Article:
For the Lebanese, these impromptu lodgings were considered no-go areas where the disheveled and heavily moustachio’d underlings of the omniscient Big Brother of the Arab hinterland resided.

The Alay region of Lebanon is the sight of several such former army garrisons. The hilltop outposts in-and-around the towns of Damour, Aramoun, Choueifat, Doha and Khaldeh, which overlook the southern approaches to the Lebanese capital, were originally established as a defense against an invasion by Israel.

In the fall of 2004, after almost 30 years, the Syrian army began to partially vacate these areas as Damascus started scaling back its military presence from Beirut. The remaining outposts were entirely emptied in April 2005 during the retreat of the Syrian army from Lebanon in the wake of the assassination of former Lebanese Prime Minister Rafiq Harriri. It was a hit for which the Syrians are now largely blamed. These army villas are now left abandoned, awaiting reclamation by their original owners. It is here that the physical legacy of the Syrian presence in Lebanon is still most visible.

I traveled to the town of Aramoun to visit the former Syrian army lodgings, many of which remain until today uninhabited. Four or five of the buildings can be seen sticking out like sore thumbs along the main road that loops through the hilly, verdant community of quaint homes and low-rise apartment blocks. Each is an enormous ruin stripped bare, replete with missing panes of glass, collapsed walls and bullet holes. Forests of protective weeds can usually be found adorning the perimeter of these properties.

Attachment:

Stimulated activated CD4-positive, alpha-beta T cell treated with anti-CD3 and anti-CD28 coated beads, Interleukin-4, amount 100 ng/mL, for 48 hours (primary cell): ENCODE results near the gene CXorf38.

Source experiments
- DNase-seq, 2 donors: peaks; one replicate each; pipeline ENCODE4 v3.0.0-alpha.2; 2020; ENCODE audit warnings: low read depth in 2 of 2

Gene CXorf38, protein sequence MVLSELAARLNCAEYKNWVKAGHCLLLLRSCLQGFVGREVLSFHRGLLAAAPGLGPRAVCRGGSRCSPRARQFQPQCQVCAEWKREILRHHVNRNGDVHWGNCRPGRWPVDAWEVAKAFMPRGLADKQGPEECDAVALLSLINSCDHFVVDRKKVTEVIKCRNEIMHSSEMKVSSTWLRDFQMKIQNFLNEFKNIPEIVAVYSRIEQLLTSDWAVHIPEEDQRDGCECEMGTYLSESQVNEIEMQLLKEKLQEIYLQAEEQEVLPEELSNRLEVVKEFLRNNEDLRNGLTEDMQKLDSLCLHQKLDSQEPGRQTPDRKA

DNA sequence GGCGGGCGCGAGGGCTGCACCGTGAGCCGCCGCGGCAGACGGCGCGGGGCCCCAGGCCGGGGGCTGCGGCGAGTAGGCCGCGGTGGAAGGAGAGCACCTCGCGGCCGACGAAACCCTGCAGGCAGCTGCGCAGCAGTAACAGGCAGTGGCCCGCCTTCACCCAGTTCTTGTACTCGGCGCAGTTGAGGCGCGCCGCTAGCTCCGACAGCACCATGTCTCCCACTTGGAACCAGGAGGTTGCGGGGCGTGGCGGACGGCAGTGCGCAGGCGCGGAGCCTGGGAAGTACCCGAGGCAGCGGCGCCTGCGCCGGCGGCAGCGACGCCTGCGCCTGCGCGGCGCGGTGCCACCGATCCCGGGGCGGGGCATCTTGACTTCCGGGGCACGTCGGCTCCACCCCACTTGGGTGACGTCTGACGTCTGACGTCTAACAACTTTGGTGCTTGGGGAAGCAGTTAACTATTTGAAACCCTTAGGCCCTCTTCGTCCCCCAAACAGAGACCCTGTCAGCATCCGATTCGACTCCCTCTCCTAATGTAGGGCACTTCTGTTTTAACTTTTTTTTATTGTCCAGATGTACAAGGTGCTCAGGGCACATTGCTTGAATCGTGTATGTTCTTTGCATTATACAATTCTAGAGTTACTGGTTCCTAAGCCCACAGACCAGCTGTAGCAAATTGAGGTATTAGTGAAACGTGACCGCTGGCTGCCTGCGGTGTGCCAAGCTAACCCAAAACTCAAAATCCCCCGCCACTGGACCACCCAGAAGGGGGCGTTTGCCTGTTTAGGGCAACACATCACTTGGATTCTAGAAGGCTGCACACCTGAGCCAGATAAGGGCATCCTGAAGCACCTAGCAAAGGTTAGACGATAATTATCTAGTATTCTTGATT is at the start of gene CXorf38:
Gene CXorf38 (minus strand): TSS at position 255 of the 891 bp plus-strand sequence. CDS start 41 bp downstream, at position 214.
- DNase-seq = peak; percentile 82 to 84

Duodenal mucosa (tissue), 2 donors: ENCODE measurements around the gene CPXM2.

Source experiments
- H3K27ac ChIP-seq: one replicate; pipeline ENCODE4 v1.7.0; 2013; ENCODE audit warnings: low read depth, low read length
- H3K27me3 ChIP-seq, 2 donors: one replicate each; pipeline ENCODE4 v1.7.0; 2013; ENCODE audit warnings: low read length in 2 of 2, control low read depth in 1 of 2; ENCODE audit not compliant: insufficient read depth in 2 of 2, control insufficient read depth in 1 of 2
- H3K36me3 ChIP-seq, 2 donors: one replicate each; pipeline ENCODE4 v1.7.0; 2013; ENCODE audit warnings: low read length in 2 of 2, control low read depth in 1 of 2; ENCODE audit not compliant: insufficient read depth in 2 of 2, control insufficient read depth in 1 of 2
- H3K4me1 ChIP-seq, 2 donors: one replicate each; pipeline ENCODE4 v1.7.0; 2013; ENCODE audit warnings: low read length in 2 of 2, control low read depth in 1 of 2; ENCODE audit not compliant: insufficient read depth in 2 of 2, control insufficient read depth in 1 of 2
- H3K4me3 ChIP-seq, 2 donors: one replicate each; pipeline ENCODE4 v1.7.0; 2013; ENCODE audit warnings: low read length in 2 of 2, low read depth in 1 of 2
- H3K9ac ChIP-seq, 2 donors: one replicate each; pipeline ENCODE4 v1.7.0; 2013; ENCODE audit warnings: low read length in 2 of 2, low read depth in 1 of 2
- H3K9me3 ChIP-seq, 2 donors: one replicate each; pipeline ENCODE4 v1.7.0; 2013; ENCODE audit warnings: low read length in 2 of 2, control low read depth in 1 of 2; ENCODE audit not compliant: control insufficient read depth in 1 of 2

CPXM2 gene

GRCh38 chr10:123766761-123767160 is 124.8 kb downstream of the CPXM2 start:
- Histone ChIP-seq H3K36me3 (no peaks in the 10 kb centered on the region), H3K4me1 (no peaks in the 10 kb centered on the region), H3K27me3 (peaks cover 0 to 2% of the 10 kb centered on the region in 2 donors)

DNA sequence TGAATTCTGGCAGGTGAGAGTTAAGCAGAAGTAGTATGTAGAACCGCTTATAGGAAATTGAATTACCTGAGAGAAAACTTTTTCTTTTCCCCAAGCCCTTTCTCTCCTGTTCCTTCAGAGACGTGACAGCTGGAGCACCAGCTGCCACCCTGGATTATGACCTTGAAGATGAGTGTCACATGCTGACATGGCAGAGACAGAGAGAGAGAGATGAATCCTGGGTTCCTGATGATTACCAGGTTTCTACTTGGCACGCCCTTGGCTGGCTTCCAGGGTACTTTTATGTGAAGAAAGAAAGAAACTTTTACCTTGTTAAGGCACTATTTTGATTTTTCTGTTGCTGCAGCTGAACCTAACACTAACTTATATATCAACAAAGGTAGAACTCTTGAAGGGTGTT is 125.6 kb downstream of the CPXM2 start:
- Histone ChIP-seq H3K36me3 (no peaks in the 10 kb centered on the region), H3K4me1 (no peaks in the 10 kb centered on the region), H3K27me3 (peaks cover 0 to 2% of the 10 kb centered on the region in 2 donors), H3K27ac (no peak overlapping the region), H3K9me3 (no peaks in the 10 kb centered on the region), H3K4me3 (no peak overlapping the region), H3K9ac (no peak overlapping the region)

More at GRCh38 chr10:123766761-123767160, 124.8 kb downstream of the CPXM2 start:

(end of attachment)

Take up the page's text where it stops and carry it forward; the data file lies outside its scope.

Braving the incredulous stares of the locals, I managed to find my way inside a few of these buildings. Their dilapidated exteriors and associations with an occupying army made them very much taboo. It was impossible not to be seen entering these buildings during daylight, so I kept a swift pace.

From the inside, the buildings were almost entirely gutted, though the residues of lives lived were everywhere to be felt. The imagination spikes amidst these scenes of abandon: empty, dirt-smeared hallways teeming with ghosts; car tires set in a semi-circle to create a makeshift living room; beams of sunlight given form in the dust-laden air. Odd objects left behind, too worthless or too burdensome to be carried away, littered the floors: an army jacket, a padlocked wooden crate, a termite-eaten desk, charred cushions used for indoor campfires, a sofa shredded to pieces…

A colorful legacy of political wall art - including graffiti, political poetry, and collages of magazine cut-outs - still adorn the villas mixing with the rubbish and pock-marked concrete to create a sort of Arabic post-apocalyptic mood. Catalogues of names of Syrian soldiers can be found scribbled upon every wall, reflecting anguished moments of solitude. Political slogans and quotes from deified Damascene rulers - drilled into the warrior consciousness - greet the wanderer at every doorway. In one hallway: “The human being attains his humanity as he walks towards martyrdom.” Completing the entire picture was a silence and smell of decay that mimicked death in its finality and coldness.

How would the former occupants of these buildings, if they were still to be found today, begin the process of reclaiming and reabsorbing these places? How would they reacquaint with their old living spaces that have been transformed – irrevocably - beyond both physical and psychic recognition?
Who exactly lived here, and what went on in these homes for the better part of three decades will surely never be known.

Text and photos in this post copyright John Zada and John Bell 2008